Every bit as impressive was Antoine, a high end quick-twitch athlete and Villanova commit who looks to have come a long way in terms of assertiveness. Against Federal Way, he scored 23 points and stole the ball five times, showing terrific instincts for jumping the passing lanes, and proving an extremely difficult player to slow down in transition. The way Antoine darts around the floor and is able to get to spots is pretty special, and he may well be the most talented player Jay Wright has ever recruited. He can get into the paint essentially whenever he wants, finishes well with either hand, and impressed from a competitive standpoint as well. Defensively, he could be a plus-plus option as he gets stronger. While his playmaking skills and three-point shooting are still developing and his build is naturally slender, Antoine’s overall package of strengths makes him an extremely interesting name to follow going into next season, and should make him the rare Villanova one-and-done.
Josh Green, SG, IMG Academy (FL)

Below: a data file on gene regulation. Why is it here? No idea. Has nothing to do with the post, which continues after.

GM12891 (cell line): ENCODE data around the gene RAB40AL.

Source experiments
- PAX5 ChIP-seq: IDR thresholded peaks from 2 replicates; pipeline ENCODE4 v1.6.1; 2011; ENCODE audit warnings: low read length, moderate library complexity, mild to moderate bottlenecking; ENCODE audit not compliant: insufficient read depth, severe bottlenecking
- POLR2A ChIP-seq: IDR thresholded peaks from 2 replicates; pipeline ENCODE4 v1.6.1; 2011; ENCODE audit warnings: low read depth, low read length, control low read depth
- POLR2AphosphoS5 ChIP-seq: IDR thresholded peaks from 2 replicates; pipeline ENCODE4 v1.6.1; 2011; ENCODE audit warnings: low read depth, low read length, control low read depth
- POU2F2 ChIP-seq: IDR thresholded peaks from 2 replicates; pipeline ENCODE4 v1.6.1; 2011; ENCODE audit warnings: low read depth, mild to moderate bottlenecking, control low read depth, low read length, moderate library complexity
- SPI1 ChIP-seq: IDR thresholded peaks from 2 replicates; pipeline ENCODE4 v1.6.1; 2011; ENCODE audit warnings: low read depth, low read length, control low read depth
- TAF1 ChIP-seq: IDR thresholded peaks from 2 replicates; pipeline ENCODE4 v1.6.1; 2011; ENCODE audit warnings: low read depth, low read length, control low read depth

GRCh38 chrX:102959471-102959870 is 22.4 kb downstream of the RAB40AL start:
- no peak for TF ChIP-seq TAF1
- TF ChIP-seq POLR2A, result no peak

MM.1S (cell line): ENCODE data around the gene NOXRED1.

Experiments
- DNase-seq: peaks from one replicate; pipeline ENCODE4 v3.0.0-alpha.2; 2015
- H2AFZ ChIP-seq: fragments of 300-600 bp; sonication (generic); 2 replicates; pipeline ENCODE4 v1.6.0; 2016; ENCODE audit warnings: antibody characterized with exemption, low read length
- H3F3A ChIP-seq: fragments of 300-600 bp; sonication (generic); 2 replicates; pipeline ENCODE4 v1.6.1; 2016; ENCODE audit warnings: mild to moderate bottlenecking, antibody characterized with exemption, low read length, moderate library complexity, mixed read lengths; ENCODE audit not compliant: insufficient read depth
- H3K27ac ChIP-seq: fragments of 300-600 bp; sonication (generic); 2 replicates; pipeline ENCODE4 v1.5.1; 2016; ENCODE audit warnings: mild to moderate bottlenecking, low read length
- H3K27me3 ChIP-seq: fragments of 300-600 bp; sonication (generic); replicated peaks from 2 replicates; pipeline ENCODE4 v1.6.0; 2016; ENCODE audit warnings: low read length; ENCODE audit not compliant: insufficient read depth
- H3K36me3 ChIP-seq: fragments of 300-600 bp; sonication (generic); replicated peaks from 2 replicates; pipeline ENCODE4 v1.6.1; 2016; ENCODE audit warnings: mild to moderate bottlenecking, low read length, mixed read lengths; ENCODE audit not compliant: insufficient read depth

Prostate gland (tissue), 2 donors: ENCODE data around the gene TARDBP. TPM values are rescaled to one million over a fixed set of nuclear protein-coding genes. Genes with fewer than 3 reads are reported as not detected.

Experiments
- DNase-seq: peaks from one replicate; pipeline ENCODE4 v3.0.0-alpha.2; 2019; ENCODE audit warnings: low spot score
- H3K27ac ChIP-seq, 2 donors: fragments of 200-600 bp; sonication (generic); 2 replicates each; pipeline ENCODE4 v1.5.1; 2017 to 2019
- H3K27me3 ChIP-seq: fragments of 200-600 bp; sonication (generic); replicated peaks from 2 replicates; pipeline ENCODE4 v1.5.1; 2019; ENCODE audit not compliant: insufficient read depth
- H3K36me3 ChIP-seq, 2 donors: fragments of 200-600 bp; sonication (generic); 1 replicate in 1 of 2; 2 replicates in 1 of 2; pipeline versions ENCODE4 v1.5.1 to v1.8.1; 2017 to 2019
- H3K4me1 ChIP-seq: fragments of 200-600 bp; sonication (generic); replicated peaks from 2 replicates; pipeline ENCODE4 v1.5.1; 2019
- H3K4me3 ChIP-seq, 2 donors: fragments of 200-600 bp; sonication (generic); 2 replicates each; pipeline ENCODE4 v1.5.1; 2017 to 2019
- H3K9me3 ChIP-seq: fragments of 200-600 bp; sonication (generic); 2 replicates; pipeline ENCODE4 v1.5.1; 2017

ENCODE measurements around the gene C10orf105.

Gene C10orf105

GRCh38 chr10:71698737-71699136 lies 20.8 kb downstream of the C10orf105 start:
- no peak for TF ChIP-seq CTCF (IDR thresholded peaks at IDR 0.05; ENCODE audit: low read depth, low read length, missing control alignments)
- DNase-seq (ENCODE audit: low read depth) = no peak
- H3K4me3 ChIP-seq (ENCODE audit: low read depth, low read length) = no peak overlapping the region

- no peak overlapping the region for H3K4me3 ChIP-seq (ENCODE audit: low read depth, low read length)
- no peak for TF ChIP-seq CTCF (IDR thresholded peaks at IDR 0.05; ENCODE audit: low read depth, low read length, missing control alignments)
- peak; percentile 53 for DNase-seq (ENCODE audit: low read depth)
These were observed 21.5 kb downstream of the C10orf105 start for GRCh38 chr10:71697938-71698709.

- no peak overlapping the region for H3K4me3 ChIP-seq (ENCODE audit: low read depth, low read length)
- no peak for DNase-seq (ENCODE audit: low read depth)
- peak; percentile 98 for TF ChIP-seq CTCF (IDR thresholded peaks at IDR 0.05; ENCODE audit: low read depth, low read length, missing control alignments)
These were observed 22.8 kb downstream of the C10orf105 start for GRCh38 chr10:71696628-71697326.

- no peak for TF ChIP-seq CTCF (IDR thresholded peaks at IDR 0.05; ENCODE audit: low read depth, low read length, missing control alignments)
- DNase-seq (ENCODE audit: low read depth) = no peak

Height: 6’5” | Weight: 200 | Draft-Eligible: 2020
As college-ready a wing as there is in his class, Green is set to make an instant impact at Arizona next fall alongside fellow high-end prospect Nico Mannion, and was predictably solid (19 points, 10 rebounds, three assists) as IMG edged Oak Hill on Sunday night. He will be in the one-and-done conversation next year, as there are few holes in his skill set. The Australia-born Green is an effortless athlete and plays with a lot of toughness, particularly on the defensive end where he is agile and long enough to defend all over the perimeter. He projects with a sort of super-utility player upside, with the right type of feel to slash, move the ball, play above the rim and contribute on the glass without needing his number called a ton. His long-term ceiling is tied to how much he can improve creating shots for himself, as pulling up off the dribble does not yet come naturally, although his jump shot looks passable. Whether or not Green expands that part of his game, he will present bankable value for teams, and may end up part of the mid-to-late lottery conversation for 2020.